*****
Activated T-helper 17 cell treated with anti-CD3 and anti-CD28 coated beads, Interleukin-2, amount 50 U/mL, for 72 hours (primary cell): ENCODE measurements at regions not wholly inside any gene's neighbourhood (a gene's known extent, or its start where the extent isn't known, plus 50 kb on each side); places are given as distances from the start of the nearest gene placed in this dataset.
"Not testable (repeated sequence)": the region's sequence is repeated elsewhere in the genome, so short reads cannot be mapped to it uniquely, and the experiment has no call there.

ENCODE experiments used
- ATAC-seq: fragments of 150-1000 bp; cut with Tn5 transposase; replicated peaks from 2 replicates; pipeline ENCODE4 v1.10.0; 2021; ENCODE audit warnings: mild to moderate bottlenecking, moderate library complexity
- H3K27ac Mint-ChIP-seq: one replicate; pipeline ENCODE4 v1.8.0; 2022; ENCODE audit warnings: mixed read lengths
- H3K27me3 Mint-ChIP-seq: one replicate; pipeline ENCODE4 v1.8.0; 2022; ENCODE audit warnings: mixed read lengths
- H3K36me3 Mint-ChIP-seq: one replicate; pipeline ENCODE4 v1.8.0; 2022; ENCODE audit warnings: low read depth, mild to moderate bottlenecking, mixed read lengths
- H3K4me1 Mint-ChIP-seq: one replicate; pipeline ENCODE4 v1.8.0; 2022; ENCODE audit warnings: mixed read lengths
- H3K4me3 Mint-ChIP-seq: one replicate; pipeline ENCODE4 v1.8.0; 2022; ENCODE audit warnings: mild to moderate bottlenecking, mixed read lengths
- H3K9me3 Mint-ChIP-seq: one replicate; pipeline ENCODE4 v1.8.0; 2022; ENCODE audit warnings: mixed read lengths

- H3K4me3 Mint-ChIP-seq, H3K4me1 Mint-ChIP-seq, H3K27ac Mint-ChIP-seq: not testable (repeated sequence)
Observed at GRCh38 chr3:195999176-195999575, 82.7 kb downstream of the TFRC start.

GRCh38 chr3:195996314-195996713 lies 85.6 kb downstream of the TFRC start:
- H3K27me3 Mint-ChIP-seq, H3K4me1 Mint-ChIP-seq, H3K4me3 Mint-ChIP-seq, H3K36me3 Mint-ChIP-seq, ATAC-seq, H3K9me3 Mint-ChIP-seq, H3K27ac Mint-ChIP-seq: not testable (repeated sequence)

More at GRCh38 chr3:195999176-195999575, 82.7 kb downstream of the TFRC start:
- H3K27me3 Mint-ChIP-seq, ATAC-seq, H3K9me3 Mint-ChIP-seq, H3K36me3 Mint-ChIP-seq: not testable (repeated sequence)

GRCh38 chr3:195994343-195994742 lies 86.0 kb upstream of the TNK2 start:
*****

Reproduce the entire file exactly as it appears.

Activated T-helper 17 cell treated with anti-CD3 and anti-CD28 coated beads, Interleukin-2, amount 50 U/mL, for 72 hours (primary cell): ENCODE measurements at regions not wholly inside any gene's neighbourhood (a gene's known extent, or its start where the extent isn't known, plus 50 kb on each side); places are given as distances from the start of the nearest gene placed in this dataset.
"Not testable (repeated sequence)": the region's sequence is repeated elsewhere in the genome, so short reads cannot be mapped to it uniquely, and the experiment has no call there.

ENCODE experiments used
- ATAC-seq: fragments of 150-1000 bp; cut with Tn5 transposase; replicated peaks from 2 replicates; pipeline ENCODE4 v1.10.0; 2021; ENCODE audit warnings: mild to moderate bottlenecking, moderate library complexity
- H3K27ac Mint-ChIP-seq: one replicate; pipeline ENCODE4 v1.8.0; 2022; ENCODE audit warnings: mixed read lengths
- H3K27me3 Mint-ChIP-seq: one replicate; pipeline ENCODE4 v1.8.0; 2022; ENCODE audit warnings: mixed read lengths
- H3K36me3 Mint-ChIP-seq: one replicate; pipeline ENCODE4 v1.8.0; 2022; ENCODE audit warnings: low read depth, mild to moderate bottlenecking, mixed read lengths
- H3K4me1 Mint-ChIP-seq: one replicate; pipeline ENCODE4 v1.8.0; 2022; ENCODE audit warnings: mixed read lengths
- H3K4me3 Mint-ChIP-seq: one replicate; pipeline ENCODE4 v1.8.0; 2022; ENCODE audit warnings: mild to moderate bottlenecking, mixed read lengths
- H3K9me3 Mint-ChIP-seq: one replicate; pipeline ENCODE4 v1.8.0; 2022; ENCODE audit warnings: mixed read lengths

- H3K4me3 Mint-ChIP-seq, H3K4me1 Mint-ChIP-seq, H3K27ac Mint-ChIP-seq: not testable (repeated sequence)
Observed at GRCh38 chr3:195999176-195999575, 82.7 kb downstream of the TFRC start.

GRCh38 chr3:195996314-195996713 lies 85.6 kb downstream of the TFRC start:
- H3K27me3 Mint-ChIP-seq, H3K4me1 Mint-ChIP-seq, H3K4me3 Mint-ChIP-seq, H3K36me3 Mint-ChIP-seq, ATAC-seq, H3K9me3 Mint-ChIP-seq, H3K27ac Mint-ChIP-seq: not testable (repeated sequence)

More at GRCh38 chr3:195999176-195999575, 82.7 kb downstream of the TFRC start:
- H3K27me3 Mint-ChIP-seq, ATAC-seq, H3K9me3 Mint-ChIP-seq, H3K36me3 Mint-ChIP-seq: not testable (repeated sequence)

GRCh38 chr3:195994343-195994742 lies 86.0 kb upstream of the TNK2 start: